A little while ago, I went to the post office, to look for the Lewis Hine stamps. “The what?” asked the clerk back. “The Building a Nation ones.” Those they had. I suppose technically speaking, they are not really the Lewis Hine stamps, given he took only eleven of the twelve photographs used. But you’d still imagine that postal employees might have a better idea of what’s on the stamps. However, the stamps don’t give the photographers’ names. They offer “USA” and “Building a Nation” and “forever”.
To tell you the truth, I never thought very highly of the pictures used for the stamps. They are, you know, fine. And if these were all the pictures Lewis Hine had produced in his lifetime, I might be bit more forgiving. But they’re not. I was reminded of that, yet again (not that I didn’t need much of a reminder), when I saw a feature the other day entitled Tracking Down Lewis Hine’s Forgotten Child Laborers. Now those are the pictures that I think should have made Lewis Hine a household names, at least a name in the circles of photography; but I’m not sure that’s even the case. It’s most curious.
It’s relatively easy to make the case for these photographs, since a whooping 5,123 are available online, in the Library of Congress’ National Child Labor Committee Collection. And “available” here means really available. To give you an example, the photograph at the top of this article can be found here. The page gives the full title (“Gastonia, N.C. Boy from Loray Mill. ‘Been at it right smart two years.’ Location: Gastonia, North Carolina.”), and the Library of Congress (LOC) has both a print and the 5×7 in. glass negative in its possession. You can download digital scans of both (the above uses the negative), at very high resolutions. Not all the photographs are available this way, there are “only” 355 glass negatives in the collection (source; just as an aside, I’ve seen contemporary photographers publish books resulting from quite a bit less than 355 negatives, not even to talk about over 5,000 of them).
After having downloaded the high-resolution file, a scan from the original glass plate, you’re able to look at this nameless boy from Loray Mill in full detail. Slight motion has resulted in his form being ever so slightly out of focus and/or blurry. You would imagine that this would in fact ruin the photograph, but quite the opposite is the case. Instead, it serves as a reminder that this is a photograph of a living human being, a very young one, a young boy whose face tells the viewer that physical age doesn’t match mental age. And the viewer is made equal with this young boy – the camera is placed low enough not to look down.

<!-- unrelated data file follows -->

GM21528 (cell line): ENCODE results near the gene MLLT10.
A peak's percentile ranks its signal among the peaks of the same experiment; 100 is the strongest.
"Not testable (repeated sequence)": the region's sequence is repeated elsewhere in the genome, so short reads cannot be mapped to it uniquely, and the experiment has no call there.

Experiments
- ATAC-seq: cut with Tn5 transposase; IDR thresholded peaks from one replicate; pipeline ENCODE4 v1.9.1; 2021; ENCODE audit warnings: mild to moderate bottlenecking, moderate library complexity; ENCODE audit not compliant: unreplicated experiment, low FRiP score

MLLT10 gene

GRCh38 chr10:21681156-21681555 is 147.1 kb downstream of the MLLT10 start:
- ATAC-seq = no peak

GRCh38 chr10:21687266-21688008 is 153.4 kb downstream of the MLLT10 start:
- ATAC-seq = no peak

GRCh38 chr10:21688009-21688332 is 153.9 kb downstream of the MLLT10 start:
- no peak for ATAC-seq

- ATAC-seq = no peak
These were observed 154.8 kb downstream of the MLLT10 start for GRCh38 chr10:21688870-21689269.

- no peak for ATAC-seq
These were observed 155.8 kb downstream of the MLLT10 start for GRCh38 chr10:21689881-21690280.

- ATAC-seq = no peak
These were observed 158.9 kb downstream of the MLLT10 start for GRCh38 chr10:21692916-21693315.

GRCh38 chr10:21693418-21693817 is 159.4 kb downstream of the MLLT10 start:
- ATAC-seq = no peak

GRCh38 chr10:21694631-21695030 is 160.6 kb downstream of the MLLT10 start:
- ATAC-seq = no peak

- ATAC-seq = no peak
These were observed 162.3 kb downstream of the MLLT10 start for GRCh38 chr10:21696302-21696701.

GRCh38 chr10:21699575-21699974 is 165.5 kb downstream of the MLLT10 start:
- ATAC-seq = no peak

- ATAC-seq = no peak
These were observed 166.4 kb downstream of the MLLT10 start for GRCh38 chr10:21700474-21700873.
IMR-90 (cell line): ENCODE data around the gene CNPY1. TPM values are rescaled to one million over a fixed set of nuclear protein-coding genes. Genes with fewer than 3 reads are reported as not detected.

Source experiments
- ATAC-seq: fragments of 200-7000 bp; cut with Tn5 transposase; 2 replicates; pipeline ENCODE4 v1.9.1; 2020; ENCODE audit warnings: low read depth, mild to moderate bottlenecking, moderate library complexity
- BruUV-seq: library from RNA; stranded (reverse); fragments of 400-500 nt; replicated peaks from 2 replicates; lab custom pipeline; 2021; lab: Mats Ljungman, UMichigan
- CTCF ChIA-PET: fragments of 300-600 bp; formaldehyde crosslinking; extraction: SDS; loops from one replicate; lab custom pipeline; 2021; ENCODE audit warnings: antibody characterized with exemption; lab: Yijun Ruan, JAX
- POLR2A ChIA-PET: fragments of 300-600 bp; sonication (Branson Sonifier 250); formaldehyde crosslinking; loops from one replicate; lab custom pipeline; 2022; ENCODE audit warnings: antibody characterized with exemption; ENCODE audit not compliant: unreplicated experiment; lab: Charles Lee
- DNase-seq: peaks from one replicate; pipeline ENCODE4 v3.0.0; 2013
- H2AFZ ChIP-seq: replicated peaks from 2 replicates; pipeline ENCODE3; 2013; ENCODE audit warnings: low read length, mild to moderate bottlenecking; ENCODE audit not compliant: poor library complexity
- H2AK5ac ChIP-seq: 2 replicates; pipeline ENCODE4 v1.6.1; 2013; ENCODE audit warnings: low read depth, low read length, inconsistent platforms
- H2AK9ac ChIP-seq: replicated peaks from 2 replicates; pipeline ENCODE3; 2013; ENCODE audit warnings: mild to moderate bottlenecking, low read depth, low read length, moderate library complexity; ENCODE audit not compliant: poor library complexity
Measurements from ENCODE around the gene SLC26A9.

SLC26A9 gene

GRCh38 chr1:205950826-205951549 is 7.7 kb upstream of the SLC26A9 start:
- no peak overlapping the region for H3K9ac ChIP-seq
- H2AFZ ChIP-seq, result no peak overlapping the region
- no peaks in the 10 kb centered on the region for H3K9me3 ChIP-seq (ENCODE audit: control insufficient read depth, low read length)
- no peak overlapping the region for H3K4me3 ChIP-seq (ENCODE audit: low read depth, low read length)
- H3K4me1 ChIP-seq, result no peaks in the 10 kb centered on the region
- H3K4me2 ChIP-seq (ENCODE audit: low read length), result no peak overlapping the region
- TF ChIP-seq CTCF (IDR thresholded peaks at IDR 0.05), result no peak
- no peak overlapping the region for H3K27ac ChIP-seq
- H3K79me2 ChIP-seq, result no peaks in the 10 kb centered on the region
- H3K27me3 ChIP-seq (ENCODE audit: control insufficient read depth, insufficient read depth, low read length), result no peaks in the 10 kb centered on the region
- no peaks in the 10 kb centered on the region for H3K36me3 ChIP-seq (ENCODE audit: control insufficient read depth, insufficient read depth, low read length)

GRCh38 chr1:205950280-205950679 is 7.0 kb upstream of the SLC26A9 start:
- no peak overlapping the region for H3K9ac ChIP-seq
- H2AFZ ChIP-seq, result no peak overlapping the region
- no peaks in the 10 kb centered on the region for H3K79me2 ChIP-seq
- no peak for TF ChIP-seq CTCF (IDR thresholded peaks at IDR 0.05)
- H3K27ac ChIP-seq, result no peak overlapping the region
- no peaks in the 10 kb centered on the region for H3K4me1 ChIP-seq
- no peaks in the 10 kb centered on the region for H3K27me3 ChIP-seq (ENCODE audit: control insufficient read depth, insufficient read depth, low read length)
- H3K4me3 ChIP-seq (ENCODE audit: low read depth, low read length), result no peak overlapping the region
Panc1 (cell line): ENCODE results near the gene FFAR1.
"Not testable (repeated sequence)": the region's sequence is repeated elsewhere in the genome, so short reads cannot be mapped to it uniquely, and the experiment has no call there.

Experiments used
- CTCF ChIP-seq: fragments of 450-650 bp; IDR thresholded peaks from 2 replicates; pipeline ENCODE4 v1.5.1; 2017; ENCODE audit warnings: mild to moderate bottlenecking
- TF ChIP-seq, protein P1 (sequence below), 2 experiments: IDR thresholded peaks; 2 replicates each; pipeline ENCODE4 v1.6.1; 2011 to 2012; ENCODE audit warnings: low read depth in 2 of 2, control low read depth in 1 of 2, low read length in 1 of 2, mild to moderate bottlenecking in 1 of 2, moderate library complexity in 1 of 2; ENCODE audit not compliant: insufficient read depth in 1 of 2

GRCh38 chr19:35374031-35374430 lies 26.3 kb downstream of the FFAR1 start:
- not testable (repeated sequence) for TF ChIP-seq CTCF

The LOC website also notes: “The NCLC photos are useful for the study of labor, reform movements, children, working class families, education, public health, urban and rural housing conditions, industrial and agricultural sites, and other aspects of urban and rural life in America in the early twentieth century.” This is correct, of course. But it seems so lacking – at least to me. The reality is that while these photographs can indeed be used for that, a large number of them are also amazing photographs in their own right, photographs that could easily stand next to, say, August Sander’s work (a large number of whose work was produced around the same time). These photographs deserve to be re-evaluated, in terms of their sheer artistic qualities. I feel the focus on labour studies or any other the other topics, while entirely worthwhile and relevant, reduces these photographs (and by extension their maker) to less than what they (he) could be.
Photographs need to be seen with context in mind. Many photographs are created with a very specific context in mind, Hine’s child labour photographs in quite obvious ways. But context can also be an anchor that prevents access. I remember showing some of the child labour portraits in a class on visual literacy, I think in the context of a segment on portraits, and my students’ reaction was utterly thrilling. None of them had ever seen the pictures before. But many of them literally just sat there for a while, their mouths agape. On their own, many of the portraits do not reveal much of their context. And even where they do, the portraits are so mesmerizing that it takes a while before the viewer can start looking at the machinery or scenery around Hine’s subjects.
In these photographs, there is something going on that transcends whatever might have been needed for them to serve their original purpose. These photographs speak to us in ways that the ones made during the construction of the Empire State Building don’t. The latter now look oddly propagandistic, the result of a world long lost, a world very different. The former, however, speak directly to us; many of them escape their context and talk of the human condition, of the things we will do to each other to make a quick buck, and of how we all react to being in a position we don’t want to be in, a position that might leave us with much less than what we should have. Much beyond the issue of child labour, this is an issue that has re-emerged in the United States forcefully. At the same time, these photographs show what happens when a master photographer sets up her or his camera: The results will stand the test of time and, inevitably, they will want to break out of whatever context they might have found themselves originally in.